The First Time It Clicked

The First Time It Clicked

"When you get stressed, I get stressed."

That’s what her tiny mouth said to me. The mouth that still has more baby teeth than adult ones.

She said it as her little feet were submerged in a tub of warm, swirling water, her body scooted forward on the leather chair – the kind that would later make her shake with giggles as it massaged her back – just so she could reach the soothing foot bath. She said it to me weeks ago, her freckled face completely matter-of-fact, more matter-of-fact than eight-year-olds tend to be.

More matter-of-fact, in fact, than she’d ever been with me. And that brief moment is locked in my brain, leaving a sour but somehow magical memory of the first time it clicked with me.

It was a simple enough day. A Saturday. We did normal Saturday stuff before me and my two daughters went to meet my mom for pedicures, a periodic indulgence that we usually find time for when the invite arrives. We made appointments, and agreed to meet at our “normal place.”

Except, I’m horrible with directions or really knowing where things are. After following directions to get to a place, I almost always have to google how to get out. Or, ask my daughter which way we turned to get there. I just wasn’t really born with an internal compass. 

So, I was turned around. I checked every corner of the intersection, driving through lots and quietly cursing the fact that every intersection looked the same in our city. I couldn’t figure out why I couldn’t find the “normal place,” until I realize I’d been told the wrong intersection. That’s pretty crucial.

Problem solved. Air cleared. We were late, but we found the place. That minute-or-so of confused stress was gone.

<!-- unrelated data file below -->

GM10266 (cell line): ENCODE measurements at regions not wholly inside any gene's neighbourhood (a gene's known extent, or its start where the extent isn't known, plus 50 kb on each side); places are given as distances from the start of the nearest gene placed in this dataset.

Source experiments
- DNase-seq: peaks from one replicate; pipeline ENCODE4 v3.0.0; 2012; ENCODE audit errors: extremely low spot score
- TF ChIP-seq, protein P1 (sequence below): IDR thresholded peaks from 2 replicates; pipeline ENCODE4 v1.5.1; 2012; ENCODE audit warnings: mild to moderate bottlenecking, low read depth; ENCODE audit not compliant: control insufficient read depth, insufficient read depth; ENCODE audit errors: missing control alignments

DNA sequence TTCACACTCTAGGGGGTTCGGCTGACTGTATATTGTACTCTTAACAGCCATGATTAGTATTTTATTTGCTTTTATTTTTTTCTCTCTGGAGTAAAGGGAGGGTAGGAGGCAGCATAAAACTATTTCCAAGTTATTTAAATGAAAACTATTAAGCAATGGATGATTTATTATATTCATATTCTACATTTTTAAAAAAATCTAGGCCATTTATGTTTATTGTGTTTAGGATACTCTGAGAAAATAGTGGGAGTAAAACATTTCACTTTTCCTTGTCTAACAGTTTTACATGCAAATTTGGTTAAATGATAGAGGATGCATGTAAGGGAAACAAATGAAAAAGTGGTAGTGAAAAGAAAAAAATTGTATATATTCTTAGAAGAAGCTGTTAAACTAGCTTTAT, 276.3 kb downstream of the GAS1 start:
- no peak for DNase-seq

“Ah,” I exhaled as I looked over at my youngest, my feet being massaged by water jets. “Aren’t you so relaxed?”

And, that’s when she shook her head. I made some dorky joke about the potential source of her stress, and that’s when she enlightened me.

Gut punch. Yeah, she feels everything. Every kid does. Even when we think they aren’t watching or hearing or seeing. They are and they feel it. Even if they don’t talk about it. I've always known that, like the concept, but now I really knew it.

Maybe that’s why that perfectly plain, but emotionally explosive sentence struck me the way it did. Because, I know there are other times that she, and her siblings, felt the stress that I was enduring.

While it was always my goal to shield them from all the ugly things, an intangible, stressful energy isn’t really something I could shove under a layer of socks, and tuck away at the back of a drawer. There were days with tears, and frustration and fear, especially the day I was told my home would go to auction. This is what happens when things change, permanently.

She overheard that call. She saw my defeat. And, she walked up to me, her two hands outstretched holding everything she could shake out of her piggy bank.

“Here,” she said, coming in for a hug. “You can use this.”

While that didn’t help me stop crying – at all – it did remind me that they know. They always know more than we think they know. Her saying the words more than a year after the piggy bank exchange, giving them to me as plainly as I needed to hear them in that moment, anchored that lesson with me.

They feel us. And, we’re not perfect. But we can be aware. They feel us when we worry, when we argue, when we mourn, when we’re confused, when we’re scared and when we’re just done. And most times they won't say anything. 

They feel how people talk to us and how they treat us, and they feel how we respond – in good and bad exchanges. And now that life is better, I’m holding onto that knowledge, that they feel the good, too.

And when they feel the bad, we can tell them everything will be okay, even if we don’t know in that moment that it will. Or how it will.

I knew I’d find the nail salon. It was just one of those moments of frustration that everyone experiences. Like, all the time.

Looking at her wrinkled dollars and orphaned nickel, I didn’t know in that moment how it would be okay. I couldn’t see it. But, I knew it would be. And it is. It’s better than okay. It’s just plain better. Way better.

But, carrying the weight of that moment in that moment was beyond me knowing how to get there. I guess, they don’t really need to know how things will get fixed. They just need to hear that they will. I mean, that's what I'm guessing, since I'm no pro.

So, next time I’m lost, I’ll let them know I’m asking for directions.  

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